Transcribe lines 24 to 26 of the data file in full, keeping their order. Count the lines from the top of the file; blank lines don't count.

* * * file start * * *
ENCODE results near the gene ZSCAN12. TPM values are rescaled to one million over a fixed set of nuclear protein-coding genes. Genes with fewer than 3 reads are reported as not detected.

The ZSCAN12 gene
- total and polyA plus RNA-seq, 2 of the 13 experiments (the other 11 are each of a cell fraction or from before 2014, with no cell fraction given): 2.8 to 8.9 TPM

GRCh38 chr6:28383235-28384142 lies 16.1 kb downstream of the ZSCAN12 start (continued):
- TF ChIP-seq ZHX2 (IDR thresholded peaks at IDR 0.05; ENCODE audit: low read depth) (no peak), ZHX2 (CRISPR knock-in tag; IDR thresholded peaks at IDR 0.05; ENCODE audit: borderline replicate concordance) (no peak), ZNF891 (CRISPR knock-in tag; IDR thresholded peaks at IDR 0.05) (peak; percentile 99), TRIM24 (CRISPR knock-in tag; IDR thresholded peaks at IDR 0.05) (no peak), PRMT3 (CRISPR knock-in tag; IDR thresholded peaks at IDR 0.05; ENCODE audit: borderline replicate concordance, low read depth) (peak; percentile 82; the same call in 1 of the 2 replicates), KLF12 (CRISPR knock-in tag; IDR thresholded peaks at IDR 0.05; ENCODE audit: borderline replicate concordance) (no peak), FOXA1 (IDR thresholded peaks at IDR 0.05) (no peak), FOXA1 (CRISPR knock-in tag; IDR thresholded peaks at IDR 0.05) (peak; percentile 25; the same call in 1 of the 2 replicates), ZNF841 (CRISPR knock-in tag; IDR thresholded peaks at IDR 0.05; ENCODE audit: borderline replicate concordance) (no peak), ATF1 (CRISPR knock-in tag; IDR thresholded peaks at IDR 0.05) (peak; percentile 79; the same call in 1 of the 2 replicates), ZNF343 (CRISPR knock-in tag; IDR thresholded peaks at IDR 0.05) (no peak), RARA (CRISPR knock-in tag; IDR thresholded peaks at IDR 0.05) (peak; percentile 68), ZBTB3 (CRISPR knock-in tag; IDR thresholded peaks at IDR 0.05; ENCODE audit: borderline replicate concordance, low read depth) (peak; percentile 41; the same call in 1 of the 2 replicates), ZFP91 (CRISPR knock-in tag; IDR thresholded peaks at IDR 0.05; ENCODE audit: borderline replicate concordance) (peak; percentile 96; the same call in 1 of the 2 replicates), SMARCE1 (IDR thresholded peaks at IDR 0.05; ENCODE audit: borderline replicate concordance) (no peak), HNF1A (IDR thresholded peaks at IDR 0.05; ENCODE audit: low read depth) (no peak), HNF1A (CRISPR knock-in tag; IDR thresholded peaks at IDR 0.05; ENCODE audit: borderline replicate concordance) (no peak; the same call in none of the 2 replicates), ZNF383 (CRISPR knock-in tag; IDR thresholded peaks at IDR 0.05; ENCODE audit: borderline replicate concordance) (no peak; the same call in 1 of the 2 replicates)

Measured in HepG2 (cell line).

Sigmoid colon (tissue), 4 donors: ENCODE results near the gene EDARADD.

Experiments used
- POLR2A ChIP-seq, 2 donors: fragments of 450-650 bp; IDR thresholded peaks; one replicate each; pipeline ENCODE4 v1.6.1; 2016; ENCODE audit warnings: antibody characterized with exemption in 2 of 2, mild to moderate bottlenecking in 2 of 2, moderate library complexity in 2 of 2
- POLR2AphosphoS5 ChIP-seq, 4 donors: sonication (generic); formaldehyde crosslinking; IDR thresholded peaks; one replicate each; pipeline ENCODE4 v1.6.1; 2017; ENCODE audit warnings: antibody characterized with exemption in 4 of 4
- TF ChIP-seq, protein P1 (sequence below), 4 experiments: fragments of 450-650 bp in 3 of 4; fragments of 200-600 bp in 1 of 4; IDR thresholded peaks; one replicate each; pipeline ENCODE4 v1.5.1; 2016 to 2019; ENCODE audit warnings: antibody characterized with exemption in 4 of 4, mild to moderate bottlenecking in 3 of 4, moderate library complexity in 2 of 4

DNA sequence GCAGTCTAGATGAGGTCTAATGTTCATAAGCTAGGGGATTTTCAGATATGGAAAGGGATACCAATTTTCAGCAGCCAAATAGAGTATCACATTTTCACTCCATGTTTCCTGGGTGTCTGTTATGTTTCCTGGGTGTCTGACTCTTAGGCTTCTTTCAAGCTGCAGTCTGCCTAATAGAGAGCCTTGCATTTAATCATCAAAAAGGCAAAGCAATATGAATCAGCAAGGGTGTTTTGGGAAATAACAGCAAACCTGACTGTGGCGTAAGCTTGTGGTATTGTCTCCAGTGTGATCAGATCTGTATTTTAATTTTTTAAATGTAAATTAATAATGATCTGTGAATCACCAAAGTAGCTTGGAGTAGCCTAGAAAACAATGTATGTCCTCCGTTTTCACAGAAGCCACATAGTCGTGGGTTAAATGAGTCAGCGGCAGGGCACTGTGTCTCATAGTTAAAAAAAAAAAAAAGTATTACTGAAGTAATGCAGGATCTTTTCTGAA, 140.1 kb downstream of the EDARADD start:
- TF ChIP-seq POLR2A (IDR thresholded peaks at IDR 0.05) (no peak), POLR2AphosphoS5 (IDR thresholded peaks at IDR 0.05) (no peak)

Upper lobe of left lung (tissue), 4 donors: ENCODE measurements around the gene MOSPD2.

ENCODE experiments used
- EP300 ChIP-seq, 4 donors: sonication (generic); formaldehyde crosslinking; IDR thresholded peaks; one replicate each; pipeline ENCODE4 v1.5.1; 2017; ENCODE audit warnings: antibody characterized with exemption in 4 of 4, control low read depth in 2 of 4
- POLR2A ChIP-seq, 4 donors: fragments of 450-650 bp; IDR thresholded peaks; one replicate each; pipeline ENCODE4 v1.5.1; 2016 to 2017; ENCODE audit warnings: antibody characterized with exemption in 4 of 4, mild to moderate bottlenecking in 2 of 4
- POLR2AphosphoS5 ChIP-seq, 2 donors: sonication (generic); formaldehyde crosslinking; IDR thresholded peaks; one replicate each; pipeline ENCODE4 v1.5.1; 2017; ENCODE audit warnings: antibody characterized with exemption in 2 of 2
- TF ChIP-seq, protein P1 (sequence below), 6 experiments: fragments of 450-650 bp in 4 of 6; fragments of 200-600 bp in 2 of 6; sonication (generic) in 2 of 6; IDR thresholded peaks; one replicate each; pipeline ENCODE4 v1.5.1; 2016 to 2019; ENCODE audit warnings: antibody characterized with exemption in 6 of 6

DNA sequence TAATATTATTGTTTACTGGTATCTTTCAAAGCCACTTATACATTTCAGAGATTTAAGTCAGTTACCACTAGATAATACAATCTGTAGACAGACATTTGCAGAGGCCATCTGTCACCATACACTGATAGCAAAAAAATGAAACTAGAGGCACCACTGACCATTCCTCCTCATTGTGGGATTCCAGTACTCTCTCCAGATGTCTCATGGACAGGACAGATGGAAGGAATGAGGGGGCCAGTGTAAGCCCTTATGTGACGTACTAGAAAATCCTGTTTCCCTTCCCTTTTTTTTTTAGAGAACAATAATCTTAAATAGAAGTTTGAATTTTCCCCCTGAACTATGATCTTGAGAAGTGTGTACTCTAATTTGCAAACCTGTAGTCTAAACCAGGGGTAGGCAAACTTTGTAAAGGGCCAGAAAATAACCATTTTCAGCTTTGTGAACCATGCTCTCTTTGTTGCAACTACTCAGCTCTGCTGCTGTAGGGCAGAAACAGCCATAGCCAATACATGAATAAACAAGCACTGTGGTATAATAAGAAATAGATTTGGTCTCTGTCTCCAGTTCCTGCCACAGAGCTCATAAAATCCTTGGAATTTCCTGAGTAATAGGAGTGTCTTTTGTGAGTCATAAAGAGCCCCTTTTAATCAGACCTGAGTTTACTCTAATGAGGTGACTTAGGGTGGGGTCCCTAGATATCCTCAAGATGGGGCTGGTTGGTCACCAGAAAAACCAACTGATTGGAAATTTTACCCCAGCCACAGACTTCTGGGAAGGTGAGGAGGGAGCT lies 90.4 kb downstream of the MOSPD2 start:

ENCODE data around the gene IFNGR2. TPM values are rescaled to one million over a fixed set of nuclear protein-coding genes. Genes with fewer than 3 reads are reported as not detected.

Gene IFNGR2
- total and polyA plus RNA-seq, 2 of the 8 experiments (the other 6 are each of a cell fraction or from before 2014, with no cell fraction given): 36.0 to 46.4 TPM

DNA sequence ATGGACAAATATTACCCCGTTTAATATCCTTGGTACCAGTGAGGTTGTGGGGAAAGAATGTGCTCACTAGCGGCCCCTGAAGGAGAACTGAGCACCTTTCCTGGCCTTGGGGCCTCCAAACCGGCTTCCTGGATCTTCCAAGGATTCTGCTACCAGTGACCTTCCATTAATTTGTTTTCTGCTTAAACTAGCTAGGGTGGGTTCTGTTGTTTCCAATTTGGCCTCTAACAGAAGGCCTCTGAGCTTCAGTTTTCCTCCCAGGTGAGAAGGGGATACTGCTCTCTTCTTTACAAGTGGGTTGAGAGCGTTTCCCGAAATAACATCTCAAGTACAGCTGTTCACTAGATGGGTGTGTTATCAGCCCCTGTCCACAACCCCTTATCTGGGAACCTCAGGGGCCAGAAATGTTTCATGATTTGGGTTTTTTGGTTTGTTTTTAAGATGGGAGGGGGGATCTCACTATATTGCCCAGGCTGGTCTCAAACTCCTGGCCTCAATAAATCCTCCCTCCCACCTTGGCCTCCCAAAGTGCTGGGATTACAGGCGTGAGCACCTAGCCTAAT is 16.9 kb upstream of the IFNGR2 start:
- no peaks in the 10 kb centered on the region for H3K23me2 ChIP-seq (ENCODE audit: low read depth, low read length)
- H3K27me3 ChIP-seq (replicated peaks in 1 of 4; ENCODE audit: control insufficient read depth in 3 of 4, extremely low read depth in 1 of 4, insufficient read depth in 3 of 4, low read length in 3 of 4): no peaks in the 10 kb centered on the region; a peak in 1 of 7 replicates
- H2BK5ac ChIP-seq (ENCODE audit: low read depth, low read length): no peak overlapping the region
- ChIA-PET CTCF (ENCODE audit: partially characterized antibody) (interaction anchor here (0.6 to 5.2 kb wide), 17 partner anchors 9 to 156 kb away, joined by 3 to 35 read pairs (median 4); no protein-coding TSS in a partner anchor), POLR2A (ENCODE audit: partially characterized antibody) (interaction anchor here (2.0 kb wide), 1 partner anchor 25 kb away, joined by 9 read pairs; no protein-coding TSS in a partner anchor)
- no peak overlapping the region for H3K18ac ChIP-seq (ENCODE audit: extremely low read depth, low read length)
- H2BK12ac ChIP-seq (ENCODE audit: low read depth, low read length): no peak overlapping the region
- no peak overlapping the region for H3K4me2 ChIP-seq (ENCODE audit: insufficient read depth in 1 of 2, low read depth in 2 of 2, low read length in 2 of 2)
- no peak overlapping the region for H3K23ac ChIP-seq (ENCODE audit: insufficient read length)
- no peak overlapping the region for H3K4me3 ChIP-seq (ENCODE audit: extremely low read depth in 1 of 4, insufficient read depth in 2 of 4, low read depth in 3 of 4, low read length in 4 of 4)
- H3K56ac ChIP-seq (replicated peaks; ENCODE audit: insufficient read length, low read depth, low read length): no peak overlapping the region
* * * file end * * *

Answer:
DNA sequence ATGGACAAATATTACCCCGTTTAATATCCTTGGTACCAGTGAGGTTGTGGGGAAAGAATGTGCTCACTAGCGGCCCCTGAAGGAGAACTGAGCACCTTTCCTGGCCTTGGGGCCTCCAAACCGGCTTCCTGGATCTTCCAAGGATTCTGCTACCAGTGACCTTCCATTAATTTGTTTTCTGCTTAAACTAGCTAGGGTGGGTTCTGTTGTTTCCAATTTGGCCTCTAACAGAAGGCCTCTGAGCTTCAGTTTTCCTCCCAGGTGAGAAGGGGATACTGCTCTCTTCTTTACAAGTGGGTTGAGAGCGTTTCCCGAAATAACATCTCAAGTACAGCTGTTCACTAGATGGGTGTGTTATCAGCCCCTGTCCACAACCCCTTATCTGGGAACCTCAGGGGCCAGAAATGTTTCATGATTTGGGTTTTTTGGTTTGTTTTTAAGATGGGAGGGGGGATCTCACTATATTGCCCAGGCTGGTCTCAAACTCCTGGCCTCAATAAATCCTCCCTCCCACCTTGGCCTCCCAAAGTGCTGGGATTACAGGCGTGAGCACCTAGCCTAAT is 16.9 kb upstream of the IFNGR2 start:
- no peaks in the 10 kb centered on the region for H3K23me2 ChIP-seq (ENCODE audit: low read depth, low read length)
- H3K27me3 ChIP-seq (replicated peaks in 1 of 4; ENCODE audit: control insufficient read depth in 3 of 4, extremely low read depth in 1 of 4, insufficient read depth in 3 of 4, low read length in 3 of 4): no peaks in the 10 kb centered on the region; a peak in 1 of 7 replicates